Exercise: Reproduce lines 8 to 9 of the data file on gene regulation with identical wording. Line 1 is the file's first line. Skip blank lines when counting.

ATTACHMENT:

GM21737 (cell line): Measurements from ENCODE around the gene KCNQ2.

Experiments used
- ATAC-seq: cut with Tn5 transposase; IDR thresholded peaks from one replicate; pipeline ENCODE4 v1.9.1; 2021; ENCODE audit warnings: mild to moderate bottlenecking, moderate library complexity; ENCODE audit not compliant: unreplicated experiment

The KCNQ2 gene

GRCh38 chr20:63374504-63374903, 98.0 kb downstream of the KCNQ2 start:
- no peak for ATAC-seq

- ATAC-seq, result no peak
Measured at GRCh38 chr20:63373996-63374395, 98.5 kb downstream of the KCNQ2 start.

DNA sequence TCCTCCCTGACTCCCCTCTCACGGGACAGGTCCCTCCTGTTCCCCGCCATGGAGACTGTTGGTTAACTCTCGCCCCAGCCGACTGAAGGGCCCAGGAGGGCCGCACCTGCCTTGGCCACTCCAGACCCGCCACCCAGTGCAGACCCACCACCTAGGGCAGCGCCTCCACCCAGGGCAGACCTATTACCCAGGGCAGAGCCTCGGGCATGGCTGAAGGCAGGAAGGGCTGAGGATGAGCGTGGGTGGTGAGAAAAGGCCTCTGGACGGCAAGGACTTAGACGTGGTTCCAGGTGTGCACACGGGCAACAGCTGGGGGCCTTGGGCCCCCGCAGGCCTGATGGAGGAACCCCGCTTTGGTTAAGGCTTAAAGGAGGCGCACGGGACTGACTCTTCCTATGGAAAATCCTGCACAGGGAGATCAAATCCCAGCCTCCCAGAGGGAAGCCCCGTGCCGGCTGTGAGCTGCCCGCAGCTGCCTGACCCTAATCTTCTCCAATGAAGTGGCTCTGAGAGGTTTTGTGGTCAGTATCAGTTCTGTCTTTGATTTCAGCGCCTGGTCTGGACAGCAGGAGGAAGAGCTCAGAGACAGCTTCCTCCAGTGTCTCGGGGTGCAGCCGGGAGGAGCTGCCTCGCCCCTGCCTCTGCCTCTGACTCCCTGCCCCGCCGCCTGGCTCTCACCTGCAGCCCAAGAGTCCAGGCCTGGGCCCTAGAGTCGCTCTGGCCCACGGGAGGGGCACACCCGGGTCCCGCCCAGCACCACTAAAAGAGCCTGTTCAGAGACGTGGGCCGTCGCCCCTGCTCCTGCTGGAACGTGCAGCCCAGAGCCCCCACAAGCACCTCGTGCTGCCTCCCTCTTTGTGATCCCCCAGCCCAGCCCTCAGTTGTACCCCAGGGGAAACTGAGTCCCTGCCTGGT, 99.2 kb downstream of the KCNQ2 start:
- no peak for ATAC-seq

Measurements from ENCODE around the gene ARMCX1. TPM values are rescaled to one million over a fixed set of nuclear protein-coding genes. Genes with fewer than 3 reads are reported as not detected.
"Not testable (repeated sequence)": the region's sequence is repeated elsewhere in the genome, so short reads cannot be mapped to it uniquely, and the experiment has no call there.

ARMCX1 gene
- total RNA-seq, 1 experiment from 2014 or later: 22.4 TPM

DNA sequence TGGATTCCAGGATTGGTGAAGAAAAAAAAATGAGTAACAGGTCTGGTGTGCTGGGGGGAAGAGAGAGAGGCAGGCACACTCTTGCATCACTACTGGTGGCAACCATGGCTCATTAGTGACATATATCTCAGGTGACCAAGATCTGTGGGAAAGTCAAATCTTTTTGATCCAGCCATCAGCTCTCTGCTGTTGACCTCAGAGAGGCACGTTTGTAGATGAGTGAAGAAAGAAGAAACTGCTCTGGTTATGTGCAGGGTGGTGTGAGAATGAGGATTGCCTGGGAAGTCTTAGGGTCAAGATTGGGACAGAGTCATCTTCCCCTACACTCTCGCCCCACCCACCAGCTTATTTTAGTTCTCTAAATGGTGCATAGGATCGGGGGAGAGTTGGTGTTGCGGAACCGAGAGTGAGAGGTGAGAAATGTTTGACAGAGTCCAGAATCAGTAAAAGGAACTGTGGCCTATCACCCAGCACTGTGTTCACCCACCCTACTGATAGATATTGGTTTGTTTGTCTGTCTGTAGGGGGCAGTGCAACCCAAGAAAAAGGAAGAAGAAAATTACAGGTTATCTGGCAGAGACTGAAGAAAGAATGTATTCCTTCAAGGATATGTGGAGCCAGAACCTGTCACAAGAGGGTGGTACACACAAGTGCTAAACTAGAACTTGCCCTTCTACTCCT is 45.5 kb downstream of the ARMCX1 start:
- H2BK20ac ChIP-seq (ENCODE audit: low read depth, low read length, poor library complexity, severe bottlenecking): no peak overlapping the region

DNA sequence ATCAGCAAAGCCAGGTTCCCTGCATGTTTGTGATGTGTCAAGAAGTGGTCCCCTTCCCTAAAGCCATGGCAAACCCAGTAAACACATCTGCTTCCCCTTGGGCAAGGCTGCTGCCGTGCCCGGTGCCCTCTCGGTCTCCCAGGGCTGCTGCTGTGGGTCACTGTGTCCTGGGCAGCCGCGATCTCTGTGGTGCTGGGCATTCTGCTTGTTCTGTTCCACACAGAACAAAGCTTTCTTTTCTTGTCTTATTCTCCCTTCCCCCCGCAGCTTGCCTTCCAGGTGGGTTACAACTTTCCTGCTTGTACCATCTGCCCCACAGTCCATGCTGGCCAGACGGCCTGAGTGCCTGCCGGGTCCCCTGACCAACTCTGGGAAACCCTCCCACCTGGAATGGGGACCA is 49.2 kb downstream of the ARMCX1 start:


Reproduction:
Measured at GRCh38 chr20:63373996-63374395, 98.5 kb downstream of the KCNQ2 start.

DNA sequence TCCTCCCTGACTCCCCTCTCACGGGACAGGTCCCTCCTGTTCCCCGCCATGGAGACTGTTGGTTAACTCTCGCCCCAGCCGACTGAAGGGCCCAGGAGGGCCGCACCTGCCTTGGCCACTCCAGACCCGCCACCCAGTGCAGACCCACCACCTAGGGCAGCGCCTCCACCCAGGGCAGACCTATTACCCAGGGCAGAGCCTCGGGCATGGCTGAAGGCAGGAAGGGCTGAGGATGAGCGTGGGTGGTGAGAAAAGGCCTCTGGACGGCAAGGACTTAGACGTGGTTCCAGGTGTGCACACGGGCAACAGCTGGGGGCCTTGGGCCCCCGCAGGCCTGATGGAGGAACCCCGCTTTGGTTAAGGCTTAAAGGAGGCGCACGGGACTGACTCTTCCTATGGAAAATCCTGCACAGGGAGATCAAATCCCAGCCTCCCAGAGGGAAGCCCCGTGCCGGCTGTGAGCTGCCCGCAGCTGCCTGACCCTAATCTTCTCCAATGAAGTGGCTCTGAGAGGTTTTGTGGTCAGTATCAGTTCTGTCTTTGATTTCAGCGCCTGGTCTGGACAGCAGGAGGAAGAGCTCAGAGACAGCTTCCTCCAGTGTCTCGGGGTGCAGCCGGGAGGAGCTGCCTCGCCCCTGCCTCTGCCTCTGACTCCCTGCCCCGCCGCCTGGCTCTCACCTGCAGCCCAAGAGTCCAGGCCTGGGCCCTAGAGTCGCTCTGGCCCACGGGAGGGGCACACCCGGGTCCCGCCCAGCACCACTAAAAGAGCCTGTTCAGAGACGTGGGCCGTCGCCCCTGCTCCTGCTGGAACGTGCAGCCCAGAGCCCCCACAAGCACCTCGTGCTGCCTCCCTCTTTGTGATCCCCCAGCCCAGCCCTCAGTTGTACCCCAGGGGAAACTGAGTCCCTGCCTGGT, 99.2 kb downstream of the KCNQ2 start: